'Our military forces are well prepared for these events and if the TNI and police respond with violence, we are ready,' he said.

Meanwhile,  the police have issued an ultimatum urging that there is no flag flying.  'The Morning Star flag is not a flag of the Indonesian Republic or a regional symbol, and anyone who unfurls that flag anywhere in Papua will be seen as having  violated the law and  will face the consequences in accord with the laws in force in Indonesia.'

The army spokesman, Yohannes Nugroho Wicaksono  called on people not to fly the flag. 'In the interest of security and order throughout the area of Papua,  we urging people not to be provoked by those who are planning this event.'

Activities undertaken by the police in anticipation of the flag flying on 1 July include intensifying police patrols and sweepings in all police regions. He said that the police have been ordered to act professionally.'

The chairman of Commission A of  the DPRP, the Papuan legislative assembly, Ruben Magai, has called on all the people not to be provoked by unnecessary issues in advance of the TPN anniversary. He hoped that people will continue to engage in their everyday activities, while calling on the security forces not to use violence. 'The persuasive approach must be prioritised. The best thing would be for all those concerned to sit down and talk, to as to find out what each sides wants.

[Slightly abridged translation by TAPOL]
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3) Papua Police confiscate homemade weapon
The Jakarta Post | Archipelago | Thu, 06/28/2012 7:38 AM
Jayapura: The Papua Police have confiscated a homemade weapon together with 47 bullets discovered in a suitcase abandoned near a trash can on Jl. Pipa Argapura in Jayapura.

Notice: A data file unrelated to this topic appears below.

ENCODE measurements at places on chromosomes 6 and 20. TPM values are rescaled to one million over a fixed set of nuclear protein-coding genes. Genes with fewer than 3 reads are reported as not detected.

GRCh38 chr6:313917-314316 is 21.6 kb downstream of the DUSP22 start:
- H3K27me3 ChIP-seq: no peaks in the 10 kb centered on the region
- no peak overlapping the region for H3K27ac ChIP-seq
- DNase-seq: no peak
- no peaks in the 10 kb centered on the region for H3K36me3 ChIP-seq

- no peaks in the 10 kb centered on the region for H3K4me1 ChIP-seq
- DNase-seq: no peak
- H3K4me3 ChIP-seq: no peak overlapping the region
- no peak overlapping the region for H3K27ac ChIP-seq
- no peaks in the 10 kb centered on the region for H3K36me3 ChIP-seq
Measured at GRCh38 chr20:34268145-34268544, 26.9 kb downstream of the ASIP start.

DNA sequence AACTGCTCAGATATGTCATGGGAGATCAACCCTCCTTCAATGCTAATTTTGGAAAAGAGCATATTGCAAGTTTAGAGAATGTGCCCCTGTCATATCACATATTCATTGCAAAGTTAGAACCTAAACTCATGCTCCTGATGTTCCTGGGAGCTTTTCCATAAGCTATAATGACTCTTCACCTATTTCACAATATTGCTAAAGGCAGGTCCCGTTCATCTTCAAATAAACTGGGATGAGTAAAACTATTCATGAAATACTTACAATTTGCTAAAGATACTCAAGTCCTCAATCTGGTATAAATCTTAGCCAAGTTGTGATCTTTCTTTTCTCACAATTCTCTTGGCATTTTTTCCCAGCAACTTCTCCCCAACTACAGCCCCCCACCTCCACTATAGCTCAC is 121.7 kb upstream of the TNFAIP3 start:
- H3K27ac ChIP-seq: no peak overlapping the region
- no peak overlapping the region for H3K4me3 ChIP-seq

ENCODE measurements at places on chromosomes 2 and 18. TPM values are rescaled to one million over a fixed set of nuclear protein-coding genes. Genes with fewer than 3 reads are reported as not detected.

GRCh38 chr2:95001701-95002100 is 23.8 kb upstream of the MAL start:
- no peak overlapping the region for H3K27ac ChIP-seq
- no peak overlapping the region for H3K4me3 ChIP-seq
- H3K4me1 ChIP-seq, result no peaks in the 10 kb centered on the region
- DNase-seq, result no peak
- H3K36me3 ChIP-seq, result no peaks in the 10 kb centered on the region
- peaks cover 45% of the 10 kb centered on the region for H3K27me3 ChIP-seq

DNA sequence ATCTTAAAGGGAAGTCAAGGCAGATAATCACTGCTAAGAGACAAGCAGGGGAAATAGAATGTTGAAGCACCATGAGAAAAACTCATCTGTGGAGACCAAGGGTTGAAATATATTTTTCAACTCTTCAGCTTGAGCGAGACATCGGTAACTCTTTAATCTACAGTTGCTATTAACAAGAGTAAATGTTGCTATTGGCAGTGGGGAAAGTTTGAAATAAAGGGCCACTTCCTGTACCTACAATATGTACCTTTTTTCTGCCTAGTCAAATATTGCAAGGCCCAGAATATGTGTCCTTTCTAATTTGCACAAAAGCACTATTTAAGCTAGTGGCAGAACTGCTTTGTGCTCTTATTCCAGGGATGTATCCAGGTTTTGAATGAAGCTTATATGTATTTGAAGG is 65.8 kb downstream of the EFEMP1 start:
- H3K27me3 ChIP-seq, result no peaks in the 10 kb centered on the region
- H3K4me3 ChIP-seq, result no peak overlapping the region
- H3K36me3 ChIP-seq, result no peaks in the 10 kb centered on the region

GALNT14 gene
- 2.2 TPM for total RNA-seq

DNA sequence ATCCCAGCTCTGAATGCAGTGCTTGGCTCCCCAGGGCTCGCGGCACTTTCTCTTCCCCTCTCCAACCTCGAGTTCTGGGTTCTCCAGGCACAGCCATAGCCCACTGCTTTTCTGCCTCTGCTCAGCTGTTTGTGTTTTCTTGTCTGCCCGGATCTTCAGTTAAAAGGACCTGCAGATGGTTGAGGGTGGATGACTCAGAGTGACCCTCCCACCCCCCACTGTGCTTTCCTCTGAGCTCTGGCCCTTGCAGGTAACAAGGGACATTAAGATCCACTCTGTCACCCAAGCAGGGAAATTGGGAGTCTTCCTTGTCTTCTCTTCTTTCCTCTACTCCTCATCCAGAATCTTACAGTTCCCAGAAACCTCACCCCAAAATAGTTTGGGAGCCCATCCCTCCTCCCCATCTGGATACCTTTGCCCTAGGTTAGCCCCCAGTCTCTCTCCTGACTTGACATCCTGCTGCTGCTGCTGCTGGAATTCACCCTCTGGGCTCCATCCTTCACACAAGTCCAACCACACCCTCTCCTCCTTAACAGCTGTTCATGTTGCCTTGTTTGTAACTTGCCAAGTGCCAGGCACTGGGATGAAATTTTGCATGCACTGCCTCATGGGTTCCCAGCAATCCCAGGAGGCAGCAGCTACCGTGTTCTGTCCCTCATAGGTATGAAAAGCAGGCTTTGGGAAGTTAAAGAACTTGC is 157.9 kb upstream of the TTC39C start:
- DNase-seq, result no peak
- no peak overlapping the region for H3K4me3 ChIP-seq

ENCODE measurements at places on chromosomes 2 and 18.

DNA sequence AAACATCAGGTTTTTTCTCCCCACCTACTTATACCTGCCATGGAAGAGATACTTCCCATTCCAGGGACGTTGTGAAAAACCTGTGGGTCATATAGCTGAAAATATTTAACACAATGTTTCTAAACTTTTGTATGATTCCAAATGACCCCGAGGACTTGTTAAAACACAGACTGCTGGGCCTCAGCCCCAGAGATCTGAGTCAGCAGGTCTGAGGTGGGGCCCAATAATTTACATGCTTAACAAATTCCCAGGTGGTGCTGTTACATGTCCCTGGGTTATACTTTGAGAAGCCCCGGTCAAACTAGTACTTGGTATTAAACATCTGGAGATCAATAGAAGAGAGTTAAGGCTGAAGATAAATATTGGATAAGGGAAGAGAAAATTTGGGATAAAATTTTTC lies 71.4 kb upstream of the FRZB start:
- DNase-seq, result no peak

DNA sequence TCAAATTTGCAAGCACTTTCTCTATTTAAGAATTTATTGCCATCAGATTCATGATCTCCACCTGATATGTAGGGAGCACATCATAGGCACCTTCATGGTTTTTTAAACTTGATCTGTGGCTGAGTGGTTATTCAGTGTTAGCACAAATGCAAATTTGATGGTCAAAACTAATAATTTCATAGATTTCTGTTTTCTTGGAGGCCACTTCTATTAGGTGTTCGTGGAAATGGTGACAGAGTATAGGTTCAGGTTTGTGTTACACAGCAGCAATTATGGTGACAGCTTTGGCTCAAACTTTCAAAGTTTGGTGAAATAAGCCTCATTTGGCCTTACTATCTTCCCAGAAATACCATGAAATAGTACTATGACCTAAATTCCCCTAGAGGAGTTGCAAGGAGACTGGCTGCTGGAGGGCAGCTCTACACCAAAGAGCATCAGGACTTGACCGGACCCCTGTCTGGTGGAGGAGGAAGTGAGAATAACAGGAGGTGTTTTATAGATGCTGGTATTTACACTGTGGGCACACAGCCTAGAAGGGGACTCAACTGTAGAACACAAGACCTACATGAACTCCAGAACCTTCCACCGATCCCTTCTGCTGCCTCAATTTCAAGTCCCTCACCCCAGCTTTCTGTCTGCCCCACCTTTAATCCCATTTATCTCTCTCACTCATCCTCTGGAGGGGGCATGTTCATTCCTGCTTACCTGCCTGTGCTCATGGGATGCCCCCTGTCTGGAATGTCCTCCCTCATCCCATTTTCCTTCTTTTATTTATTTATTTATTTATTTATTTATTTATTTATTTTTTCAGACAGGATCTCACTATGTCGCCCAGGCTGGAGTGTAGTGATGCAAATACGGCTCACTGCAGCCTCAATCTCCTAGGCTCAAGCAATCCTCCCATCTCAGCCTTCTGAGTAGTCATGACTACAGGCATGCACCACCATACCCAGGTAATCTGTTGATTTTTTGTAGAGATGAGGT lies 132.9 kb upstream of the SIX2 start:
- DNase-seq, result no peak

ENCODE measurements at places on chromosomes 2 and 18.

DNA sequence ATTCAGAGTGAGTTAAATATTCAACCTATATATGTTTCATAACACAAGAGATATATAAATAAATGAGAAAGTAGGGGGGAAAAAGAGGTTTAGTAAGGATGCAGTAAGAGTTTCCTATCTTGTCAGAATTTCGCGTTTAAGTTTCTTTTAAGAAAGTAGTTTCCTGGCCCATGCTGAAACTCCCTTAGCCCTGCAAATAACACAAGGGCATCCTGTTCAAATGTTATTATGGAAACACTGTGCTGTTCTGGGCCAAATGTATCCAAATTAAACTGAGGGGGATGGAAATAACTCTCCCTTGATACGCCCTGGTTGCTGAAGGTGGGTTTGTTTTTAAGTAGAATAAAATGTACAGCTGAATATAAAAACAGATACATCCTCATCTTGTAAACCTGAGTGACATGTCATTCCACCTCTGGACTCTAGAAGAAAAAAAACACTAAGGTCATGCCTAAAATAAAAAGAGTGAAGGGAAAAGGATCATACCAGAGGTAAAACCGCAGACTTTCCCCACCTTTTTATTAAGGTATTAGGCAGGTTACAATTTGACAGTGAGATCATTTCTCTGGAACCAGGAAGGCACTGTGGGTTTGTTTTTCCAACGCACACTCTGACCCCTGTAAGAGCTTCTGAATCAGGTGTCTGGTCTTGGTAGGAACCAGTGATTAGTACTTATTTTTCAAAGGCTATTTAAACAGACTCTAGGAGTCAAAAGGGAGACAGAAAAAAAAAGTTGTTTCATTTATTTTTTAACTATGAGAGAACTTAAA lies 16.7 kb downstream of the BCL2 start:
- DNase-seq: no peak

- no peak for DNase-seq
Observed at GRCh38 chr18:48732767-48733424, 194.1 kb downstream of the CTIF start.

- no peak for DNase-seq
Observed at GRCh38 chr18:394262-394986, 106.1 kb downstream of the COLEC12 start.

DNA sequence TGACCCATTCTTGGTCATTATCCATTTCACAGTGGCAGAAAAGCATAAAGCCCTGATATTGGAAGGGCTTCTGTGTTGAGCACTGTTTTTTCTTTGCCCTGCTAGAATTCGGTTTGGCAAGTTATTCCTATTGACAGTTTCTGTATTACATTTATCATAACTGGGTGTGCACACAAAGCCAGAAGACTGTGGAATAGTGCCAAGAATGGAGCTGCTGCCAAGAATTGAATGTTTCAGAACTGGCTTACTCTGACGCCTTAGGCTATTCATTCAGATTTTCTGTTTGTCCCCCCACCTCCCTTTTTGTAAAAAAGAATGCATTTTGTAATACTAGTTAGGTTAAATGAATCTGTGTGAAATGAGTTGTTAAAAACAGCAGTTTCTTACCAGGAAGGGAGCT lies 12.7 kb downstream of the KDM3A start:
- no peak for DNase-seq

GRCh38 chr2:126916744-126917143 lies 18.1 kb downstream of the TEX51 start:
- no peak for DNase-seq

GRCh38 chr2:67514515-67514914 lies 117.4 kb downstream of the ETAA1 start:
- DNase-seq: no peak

The weapon was discovered by two scavengers on Monday at 11:30 a.m. local time.

“The two scavengers were suspicious upon discovering the suitcase. As soon as they saw the weapon after opening it, they reported it to the nearest police post,” Papua Police spokesman Adj. Sr. Comr. Johanes Nugroho said Wednesday.



Johanes explained that the box in which the bullets were stored was not made in Indonesia but came from overseas.

The weapon with its bullets, he said, had been sent to the National Police’s forensic laboratory for ballistic tests. “It will take one to two weeks to know the test results,” he said.

When asked whether the weapon was used by unknown assailants to terrorize the Jayapura area in a spate of recent unsolved shootings, Johannes said he could not answer because he had to wait for the results of the ballistic tests-
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4) INDONESIA: Police shot civilians in a petty fight in Papua resulted in one person died and four others injured


June 28, 2012
ASIAN HUMAN RIGHTS COMMISSION - URGENT APPEALS PROGRAMME
Urgent Appeal Case: AHRC-UAC-110-2012


28 June 2012
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INDONESIA: Police shot civilians in a petty fight in Papua resulted in one person died and four others injured
ISSUES: Extrajudicial killing, police violence, right to life, inhuman & degrading treatment
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Dear friends,
The Asian Human Rights Commission (AHRC) has received information regarding the death of a civilian and the injury of five others after the police shot them in a petty fight in Degeuwo, Papua, on 15 May 2012. The five civilians were having an argument with the owner of a billiard parlour they were visiting. The owner of the parlour called the police and three officers arrived and became involved in a fight with the civilians. None of the civilians were armed at that time.
CASE NARRATIVE:………………………………